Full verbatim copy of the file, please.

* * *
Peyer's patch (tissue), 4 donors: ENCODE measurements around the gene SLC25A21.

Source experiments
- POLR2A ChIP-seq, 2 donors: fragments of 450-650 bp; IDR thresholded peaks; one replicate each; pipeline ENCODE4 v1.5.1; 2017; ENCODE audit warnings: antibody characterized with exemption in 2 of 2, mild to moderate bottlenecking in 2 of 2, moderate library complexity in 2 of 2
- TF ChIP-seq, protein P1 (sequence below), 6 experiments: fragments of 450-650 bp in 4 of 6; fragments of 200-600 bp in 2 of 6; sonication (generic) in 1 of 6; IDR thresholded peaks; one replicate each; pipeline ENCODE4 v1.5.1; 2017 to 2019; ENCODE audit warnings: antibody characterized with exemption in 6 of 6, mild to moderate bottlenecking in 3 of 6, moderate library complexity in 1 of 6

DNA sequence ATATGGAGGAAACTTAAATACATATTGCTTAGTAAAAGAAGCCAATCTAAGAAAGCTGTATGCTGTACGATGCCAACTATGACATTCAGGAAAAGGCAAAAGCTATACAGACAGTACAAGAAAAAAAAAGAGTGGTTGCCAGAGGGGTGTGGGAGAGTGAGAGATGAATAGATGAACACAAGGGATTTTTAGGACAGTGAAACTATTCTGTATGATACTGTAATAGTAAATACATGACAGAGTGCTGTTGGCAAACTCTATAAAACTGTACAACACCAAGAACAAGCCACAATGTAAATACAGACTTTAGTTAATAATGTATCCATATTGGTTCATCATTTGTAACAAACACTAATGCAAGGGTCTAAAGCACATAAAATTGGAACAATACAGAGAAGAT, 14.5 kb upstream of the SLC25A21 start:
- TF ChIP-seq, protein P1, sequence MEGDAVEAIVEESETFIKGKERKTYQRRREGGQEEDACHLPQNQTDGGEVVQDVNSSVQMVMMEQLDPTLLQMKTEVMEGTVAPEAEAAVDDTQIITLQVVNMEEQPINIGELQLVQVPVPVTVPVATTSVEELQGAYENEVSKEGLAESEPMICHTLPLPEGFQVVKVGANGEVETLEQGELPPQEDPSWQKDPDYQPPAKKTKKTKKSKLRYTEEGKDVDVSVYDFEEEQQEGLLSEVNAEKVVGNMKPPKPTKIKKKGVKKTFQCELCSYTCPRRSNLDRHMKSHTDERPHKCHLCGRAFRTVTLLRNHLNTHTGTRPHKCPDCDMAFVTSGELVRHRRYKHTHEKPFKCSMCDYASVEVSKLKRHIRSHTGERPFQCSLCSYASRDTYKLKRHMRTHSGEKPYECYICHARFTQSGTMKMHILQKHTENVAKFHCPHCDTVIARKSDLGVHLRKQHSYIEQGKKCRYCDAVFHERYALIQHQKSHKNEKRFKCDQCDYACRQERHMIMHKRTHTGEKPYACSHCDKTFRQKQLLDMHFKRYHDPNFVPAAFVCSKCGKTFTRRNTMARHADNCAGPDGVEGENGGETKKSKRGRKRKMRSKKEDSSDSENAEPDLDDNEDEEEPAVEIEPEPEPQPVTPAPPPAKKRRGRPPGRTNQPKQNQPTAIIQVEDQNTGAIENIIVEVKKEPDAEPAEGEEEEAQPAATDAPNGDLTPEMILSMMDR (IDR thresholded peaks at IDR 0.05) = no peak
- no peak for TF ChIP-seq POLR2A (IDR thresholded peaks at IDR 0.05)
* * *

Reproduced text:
Peyer's patch (tissue), 4 donors: ENCODE measurements around the gene SLC25A21.

Source experiments
- POLR2A ChIP-seq, 2 donors: fragments of 450-650 bp; IDR thresholded peaks; one replicate each; pipeline ENCODE4 v1.5.1; 2017; ENCODE audit warnings: antibody characterized with exemption in 2 of 2, mild to moderate bottlenecking in 2 of 2, moderate library complexity in 2 of 2
- TF ChIP-seq, protein P1 (sequence below), 6 experiments: fragments of 450-650 bp in 4 of 6; fragments of 200-600 bp in 2 of 6; sonication (generic) in 1 of 6; IDR thresholded peaks; one replicate each; pipeline ENCODE4 v1.5.1; 2017 to 2019; ENCODE audit warnings: antibody characterized with exemption in 6 of 6, mild to moderate bottlenecking in 3 of 6, moderate library complexity in 1 of 6

DNA sequence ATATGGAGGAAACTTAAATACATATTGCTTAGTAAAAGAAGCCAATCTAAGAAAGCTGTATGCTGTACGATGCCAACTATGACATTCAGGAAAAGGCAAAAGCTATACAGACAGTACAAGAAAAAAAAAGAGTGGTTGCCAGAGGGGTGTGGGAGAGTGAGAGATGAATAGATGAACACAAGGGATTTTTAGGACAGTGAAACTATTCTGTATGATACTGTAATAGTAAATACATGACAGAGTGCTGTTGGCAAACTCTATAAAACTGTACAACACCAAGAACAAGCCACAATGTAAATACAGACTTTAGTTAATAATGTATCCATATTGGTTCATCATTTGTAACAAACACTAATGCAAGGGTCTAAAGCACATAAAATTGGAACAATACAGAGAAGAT, 14.5 kb upstream of the SLC25A21 start:
- TF ChIP-seq, protein P1, sequence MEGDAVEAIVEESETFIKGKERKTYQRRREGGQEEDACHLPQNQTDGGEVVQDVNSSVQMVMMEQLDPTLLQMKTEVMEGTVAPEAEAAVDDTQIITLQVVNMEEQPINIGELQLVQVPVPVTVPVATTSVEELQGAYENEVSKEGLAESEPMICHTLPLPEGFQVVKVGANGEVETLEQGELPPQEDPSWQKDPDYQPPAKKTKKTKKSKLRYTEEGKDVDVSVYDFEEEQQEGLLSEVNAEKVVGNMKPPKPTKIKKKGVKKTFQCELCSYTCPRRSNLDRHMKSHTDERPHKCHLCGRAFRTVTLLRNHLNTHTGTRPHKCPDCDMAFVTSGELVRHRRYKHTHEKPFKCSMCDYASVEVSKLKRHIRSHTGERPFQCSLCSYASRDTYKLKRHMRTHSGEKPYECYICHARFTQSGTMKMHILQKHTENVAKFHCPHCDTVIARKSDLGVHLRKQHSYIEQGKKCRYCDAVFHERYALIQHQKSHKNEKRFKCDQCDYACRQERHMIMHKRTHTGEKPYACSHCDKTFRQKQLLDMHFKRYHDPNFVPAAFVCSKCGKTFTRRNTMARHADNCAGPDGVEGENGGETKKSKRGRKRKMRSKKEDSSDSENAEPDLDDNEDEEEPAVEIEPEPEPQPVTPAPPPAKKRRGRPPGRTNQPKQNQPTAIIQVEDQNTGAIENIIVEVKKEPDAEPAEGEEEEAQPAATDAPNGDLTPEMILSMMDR (IDR thresholded peaks at IDR 0.05) = no peak
- no peak for TF ChIP-seq POLR2A (IDR thresholded peaks at IDR 0.05)